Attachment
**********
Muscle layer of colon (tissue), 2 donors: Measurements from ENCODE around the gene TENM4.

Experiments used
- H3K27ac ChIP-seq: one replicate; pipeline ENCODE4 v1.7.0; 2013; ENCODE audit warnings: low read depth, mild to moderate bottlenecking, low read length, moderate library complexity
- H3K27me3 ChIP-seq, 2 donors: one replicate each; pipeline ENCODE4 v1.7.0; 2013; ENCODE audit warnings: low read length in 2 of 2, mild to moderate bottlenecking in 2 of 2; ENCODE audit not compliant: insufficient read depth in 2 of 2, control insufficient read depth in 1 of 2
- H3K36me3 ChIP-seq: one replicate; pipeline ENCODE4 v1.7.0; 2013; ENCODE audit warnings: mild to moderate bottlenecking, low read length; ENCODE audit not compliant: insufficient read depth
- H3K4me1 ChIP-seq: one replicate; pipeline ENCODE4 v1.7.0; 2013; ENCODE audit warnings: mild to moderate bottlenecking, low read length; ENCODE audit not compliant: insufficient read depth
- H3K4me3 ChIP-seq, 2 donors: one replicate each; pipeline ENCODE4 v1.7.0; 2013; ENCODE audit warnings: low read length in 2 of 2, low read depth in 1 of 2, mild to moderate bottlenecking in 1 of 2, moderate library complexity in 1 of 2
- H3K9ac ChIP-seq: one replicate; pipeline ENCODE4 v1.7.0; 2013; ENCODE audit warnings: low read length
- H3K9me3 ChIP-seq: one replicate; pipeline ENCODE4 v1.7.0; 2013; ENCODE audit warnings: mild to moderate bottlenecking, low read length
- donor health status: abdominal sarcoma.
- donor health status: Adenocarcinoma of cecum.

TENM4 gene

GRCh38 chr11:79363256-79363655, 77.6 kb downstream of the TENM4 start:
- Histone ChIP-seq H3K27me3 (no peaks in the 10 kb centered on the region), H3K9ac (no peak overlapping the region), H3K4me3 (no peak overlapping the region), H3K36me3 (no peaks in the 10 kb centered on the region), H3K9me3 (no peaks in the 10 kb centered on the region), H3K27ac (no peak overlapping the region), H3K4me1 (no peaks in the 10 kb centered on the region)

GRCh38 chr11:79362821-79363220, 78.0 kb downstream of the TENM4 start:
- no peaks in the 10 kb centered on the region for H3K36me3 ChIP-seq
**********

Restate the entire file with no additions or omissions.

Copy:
Muscle layer of colon (tissue), 2 donors: Measurements from ENCODE around the gene TENM4.

Experiments used
- H3K27ac ChIP-seq: one replicate; pipeline ENCODE4 v1.7.0; 2013; ENCODE audit warnings: low read depth, mild to moderate bottlenecking, low read length, moderate library complexity
- H3K27me3 ChIP-seq, 2 donors: one replicate each; pipeline ENCODE4 v1.7.0; 2013; ENCODE audit warnings: low read length in 2 of 2, mild to moderate bottlenecking in 2 of 2; ENCODE audit not compliant: insufficient read depth in 2 of 2, control insufficient read depth in 1 of 2
- H3K36me3 ChIP-seq: one replicate; pipeline ENCODE4 v1.7.0; 2013; ENCODE audit warnings: mild to moderate bottlenecking, low read length; ENCODE audit not compliant: insufficient read depth
- H3K4me1 ChIP-seq: one replicate; pipeline ENCODE4 v1.7.0; 2013; ENCODE audit warnings: mild to moderate bottlenecking, low read length; ENCODE audit not compliant: insufficient read depth
- H3K4me3 ChIP-seq, 2 donors: one replicate each; pipeline ENCODE4 v1.7.0; 2013; ENCODE audit warnings: low read length in 2 of 2, low read depth in 1 of 2, mild to moderate bottlenecking in 1 of 2, moderate library complexity in 1 of 2
- H3K9ac ChIP-seq: one replicate; pipeline ENCODE4 v1.7.0; 2013; ENCODE audit warnings: low read length
- H3K9me3 ChIP-seq: one replicate; pipeline ENCODE4 v1.7.0; 2013; ENCODE audit warnings: mild to moderate bottlenecking, low read length
- donor health status: abdominal sarcoma.
- donor health status: Adenocarcinoma of cecum.

TENM4 gene

GRCh38 chr11:79363256-79363655, 77.6 kb downstream of the TENM4 start:
- Histone ChIP-seq H3K27me3 (no peaks in the 10 kb centered on the region), H3K9ac (no peak overlapping the region), H3K4me3 (no peak overlapping the region), H3K36me3 (no peaks in the 10 kb centered on the region), H3K9me3 (no peaks in the 10 kb centered on the region), H3K27ac (no peak overlapping the region), H3K4me1 (no peaks in the 10 kb centered on the region)

GRCh38 chr11:79362821-79363220, 78.0 kb downstream of the TENM4 start:
- no peaks in the 10 kb centered on the region for H3K36me3 ChIP-seq